This helped considerably till the ice melted about 1/2 way to the next control in Hico, and I started to boil again. With a few miles to go, I felt what seemed to be a few rain drops. I was not sure if I had gone delirious from the heat and lack of sleep as there was not really any clouds in the sky, nor any rain in the forecast. I looked up and saw one lonely black cloud right above me. As I was staring at it and feeling the few drops it let fall I literally said, out loud, “Thank you! Thank you so much!”
I breezed through Hico and was on my way to Dublin. The heat and exhaustion was starting to hit big time and I began to struggle. I might have been a vampire cyclist the night before, but now I was turning into a zombie randonneur. Luckily this did not last for too long. Apparently, my courteous “thank yous” to the black cloud had paid off and a few miles outside of Dublin he had gathered some of his friends and not only gave me a few more rain drops, but also lowered the temperatures slightly, and most graciously gave me a tail wind that pushed me the rest of the way. This was yet another very welcomed surprise.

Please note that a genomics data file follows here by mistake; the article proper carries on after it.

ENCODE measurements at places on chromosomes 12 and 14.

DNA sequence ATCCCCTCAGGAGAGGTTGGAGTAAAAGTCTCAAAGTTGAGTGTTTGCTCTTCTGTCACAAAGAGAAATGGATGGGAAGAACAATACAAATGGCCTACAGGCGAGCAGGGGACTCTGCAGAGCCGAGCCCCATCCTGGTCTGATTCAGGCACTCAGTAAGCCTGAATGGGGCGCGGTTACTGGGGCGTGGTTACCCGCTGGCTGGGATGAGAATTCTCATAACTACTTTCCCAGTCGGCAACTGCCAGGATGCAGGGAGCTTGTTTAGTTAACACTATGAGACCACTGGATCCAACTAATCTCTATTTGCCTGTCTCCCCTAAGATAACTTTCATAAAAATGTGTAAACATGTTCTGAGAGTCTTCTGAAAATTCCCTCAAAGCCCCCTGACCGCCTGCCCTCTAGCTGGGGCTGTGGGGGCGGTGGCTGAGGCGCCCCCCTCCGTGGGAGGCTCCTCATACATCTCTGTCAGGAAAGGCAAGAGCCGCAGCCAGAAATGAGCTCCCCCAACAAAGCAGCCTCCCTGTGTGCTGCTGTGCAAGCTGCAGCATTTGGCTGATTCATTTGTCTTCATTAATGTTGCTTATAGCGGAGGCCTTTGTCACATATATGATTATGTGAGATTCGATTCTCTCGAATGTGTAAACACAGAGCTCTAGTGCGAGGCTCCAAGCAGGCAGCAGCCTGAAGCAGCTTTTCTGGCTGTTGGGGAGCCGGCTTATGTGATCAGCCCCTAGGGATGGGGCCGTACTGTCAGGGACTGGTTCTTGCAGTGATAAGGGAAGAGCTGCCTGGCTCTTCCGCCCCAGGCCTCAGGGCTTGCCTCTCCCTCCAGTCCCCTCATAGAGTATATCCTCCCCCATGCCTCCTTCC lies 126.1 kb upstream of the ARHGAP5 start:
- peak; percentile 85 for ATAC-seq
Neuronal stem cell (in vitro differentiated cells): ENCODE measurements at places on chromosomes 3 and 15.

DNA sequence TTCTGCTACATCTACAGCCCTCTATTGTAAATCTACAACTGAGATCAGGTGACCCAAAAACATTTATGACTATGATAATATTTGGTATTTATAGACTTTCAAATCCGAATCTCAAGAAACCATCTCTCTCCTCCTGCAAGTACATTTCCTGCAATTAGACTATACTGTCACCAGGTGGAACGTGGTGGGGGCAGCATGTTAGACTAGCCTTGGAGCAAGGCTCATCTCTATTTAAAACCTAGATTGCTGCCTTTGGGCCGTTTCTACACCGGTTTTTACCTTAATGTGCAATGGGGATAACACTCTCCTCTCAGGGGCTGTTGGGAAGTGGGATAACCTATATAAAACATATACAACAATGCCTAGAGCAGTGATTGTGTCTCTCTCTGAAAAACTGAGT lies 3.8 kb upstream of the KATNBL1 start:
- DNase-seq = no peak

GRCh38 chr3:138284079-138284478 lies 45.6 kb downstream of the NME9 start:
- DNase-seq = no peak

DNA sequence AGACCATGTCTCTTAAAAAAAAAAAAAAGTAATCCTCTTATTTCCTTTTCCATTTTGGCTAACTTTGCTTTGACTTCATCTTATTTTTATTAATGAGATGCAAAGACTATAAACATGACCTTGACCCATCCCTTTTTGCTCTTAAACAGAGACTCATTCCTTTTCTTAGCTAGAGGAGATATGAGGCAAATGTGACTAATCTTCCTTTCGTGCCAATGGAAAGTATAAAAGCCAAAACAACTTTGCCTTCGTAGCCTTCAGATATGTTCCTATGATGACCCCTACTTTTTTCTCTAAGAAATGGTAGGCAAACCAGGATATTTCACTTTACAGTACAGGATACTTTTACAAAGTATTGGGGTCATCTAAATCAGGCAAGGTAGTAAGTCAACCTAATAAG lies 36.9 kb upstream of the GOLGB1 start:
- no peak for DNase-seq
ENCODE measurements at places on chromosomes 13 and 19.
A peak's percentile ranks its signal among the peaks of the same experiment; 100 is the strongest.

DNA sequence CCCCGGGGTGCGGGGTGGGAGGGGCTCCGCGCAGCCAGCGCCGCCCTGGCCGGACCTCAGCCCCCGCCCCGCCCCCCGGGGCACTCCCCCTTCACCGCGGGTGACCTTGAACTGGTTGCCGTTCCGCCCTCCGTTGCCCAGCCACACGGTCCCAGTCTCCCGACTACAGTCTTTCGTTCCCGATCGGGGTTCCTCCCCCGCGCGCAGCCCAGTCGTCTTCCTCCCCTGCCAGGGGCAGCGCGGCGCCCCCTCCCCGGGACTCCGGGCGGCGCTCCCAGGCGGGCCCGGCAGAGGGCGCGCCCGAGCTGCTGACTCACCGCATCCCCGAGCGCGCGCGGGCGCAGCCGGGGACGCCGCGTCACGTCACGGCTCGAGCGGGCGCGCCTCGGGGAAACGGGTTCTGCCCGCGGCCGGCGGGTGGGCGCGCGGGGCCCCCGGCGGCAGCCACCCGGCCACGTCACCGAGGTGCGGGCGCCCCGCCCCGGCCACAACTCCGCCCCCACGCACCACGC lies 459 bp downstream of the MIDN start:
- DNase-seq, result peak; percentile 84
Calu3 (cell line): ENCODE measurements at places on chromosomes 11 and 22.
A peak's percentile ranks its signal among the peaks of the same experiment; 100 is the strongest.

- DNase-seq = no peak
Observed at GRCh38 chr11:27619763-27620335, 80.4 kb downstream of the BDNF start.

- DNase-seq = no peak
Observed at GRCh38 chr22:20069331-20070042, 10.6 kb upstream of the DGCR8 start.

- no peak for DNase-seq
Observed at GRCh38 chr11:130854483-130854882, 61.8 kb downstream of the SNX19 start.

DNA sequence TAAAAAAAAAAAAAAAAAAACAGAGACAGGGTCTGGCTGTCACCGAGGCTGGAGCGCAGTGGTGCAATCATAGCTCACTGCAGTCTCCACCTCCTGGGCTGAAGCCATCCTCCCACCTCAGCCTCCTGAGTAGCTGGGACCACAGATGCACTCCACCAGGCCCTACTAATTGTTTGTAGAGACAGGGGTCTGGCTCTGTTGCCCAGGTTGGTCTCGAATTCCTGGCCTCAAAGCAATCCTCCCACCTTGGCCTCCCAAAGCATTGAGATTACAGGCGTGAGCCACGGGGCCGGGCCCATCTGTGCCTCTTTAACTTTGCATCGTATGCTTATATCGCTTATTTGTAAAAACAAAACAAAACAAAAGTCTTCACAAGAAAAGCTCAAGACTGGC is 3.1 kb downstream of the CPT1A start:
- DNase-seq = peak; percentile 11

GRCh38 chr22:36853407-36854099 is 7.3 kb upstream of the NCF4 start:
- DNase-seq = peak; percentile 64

Even with the help of tailwind and rain drops, I was pretty beat once I made it to Dublin. I hung out for a while, and the group appeared before I left. I decided to wait a little a bit, see how they were doing and also find out if we were in for a storm. It looked the storm would pass us by. I waited a little longer with intentions of riding out with them. It was taking a little longer, so I rode out figuring that I was going pretty slow at the point and they would catch up shortly.
The rain and clouds had cast a giant rainbow. At first I could only see one side of it. 20 minutes down the road I saw the other end. The amazement of this was short lived as soon after a bug hit me on my face. I swatted at it, but I did not have a chance to see that it was a wasp till after it stung me about a split second after landing on my knee.